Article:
Quote Originally Posted by lemming465 View Post
    I recommend point to point tunnels rather than 6to4 (not available to most home users behind NAT devices) or Teredo (only for masochists).
    And is Miredo the Linux equivalent of Teredo?
    The Teredo IPv6 tunneling protocol encapsulates IPv6 packets into UDP/IPv4
    datagrams, to allow hosts behind NAT devices to access the IPv6 Internet.

    Miredo is a Teredo client (as per RFC 4380): it can provide IPv6
    connectivity to a dual-stack IPv6/IPv4 host even if it is located behind a
    NAT. It can also operate as a Teredo relay which forwards IPv6 packets
    between the IPv6 Internet and remote Teredo clients.
    I've just stated looking into this and am not sure how this works and was wondering about your thoughts.

  8. #8
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    Re: IPv6 readiness

    One caveat with a dual-stack I have encountered. If you set up IPv6 on your LAN, but do not have IPv6 connectivity, yet, you will get long waits during DNS lookup. This is because Ubuntu enabled IPv6 in the resolver, which will cause it to query for AAAA records before falling back to A records. If a site has no AAAA records, you wait until your resolver asks for A records. This can be quick if the site's DNS answers negatively for the AAAA records quickly. But any slowdown causes much longer waits because the resolver tries AAAA 2 or 3 times before trying A records. If the site does not answer AAAA (some cases of this), then the delay can be significant (up to 30 seconds or so). If the site gives a positive answer for AAAA records, then things go from bad to worse if you can't reach their IPv6 addressed host. The resolver would get the IPv6 address, and the application will try to connect. Since the resolver only asks for AAAA records, and gets them, that is all that the application gets. It would have to ask the resolver specifically for IPv4 addresses as a fallback. How the application handles this can vary. Some may do very bad.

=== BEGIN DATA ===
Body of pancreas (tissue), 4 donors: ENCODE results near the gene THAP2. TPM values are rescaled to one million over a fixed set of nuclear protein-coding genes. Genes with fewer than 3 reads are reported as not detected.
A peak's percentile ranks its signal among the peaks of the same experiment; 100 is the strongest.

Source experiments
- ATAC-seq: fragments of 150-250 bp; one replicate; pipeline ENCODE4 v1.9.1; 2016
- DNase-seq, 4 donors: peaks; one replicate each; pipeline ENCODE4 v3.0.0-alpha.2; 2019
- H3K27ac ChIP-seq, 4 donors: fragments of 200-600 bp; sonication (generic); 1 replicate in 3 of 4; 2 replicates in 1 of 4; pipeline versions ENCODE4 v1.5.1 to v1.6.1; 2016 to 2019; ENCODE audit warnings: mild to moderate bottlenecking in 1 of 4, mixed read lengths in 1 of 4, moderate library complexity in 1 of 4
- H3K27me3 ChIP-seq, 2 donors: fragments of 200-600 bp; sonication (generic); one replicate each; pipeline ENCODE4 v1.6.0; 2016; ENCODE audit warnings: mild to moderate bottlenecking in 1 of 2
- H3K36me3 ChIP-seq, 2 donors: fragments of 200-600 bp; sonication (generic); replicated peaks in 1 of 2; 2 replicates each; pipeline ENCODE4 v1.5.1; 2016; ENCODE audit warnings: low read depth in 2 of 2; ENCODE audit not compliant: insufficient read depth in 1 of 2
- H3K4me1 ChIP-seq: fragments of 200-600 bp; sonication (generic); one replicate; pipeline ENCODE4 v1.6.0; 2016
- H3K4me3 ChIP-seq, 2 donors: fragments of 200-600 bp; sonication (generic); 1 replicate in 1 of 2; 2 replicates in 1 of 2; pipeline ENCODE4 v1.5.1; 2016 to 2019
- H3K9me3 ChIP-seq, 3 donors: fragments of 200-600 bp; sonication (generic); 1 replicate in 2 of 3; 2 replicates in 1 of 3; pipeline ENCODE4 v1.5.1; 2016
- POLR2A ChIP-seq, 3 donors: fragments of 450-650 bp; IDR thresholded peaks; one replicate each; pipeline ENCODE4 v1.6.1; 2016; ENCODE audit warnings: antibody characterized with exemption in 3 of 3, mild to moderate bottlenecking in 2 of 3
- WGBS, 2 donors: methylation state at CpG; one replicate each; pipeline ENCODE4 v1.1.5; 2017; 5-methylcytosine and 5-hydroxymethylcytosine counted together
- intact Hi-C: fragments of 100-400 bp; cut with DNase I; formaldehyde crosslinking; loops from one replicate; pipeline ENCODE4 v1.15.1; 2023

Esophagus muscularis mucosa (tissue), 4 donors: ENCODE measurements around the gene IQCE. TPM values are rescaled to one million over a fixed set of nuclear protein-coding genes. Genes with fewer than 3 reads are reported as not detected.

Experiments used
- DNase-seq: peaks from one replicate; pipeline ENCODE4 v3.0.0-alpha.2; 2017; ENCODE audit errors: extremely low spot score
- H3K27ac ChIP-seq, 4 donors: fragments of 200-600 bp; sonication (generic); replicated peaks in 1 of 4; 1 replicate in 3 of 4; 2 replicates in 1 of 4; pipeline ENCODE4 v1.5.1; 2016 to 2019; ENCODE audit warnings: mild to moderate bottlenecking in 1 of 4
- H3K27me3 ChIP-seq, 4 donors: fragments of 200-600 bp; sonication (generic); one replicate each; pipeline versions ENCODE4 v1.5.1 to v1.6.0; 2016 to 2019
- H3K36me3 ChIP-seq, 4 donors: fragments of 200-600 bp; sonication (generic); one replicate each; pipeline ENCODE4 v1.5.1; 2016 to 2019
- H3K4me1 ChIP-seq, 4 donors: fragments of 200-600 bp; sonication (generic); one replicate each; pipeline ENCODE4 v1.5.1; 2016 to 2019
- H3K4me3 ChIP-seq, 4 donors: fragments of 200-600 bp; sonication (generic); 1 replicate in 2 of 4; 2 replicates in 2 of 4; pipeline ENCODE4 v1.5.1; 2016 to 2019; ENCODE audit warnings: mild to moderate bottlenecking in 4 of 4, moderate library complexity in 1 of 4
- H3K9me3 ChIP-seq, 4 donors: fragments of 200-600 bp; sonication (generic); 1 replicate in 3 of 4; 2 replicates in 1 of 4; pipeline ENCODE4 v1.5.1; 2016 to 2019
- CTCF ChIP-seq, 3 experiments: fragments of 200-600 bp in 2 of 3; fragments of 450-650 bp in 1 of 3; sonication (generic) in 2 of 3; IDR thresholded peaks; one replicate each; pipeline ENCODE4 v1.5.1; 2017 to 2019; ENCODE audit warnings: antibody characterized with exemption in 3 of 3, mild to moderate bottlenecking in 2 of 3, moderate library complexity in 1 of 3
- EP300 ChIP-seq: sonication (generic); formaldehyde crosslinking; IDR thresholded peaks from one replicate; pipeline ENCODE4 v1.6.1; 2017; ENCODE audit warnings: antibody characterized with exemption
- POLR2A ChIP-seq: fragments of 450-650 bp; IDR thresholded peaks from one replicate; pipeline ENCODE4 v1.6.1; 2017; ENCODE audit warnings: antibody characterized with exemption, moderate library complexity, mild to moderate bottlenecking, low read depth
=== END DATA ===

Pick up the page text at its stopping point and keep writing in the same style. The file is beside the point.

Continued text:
Looking for 3 button mice WITHOUT roller, PS/2 or USB.

  9. #9
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    Re: IPv6 readiness

    Yes, "miredo" is the ubuntu (and Fedora) client for the Teredo protocol; I should have mentioned that. You operate it by (1) sudo aptitude install miredo (2) check file /etc/default/miredo for START_MIREDO=true (3) sudo /etc/init.d/miredo start. Points (2) and (3) are probably automatic on the install.

    If you don't want Miredo resuming every time you reboot, you need to edit it to say START_MIREDO=false instead. And to shut down tunneled IPv6, sudo /etc/init.d/miredo stop.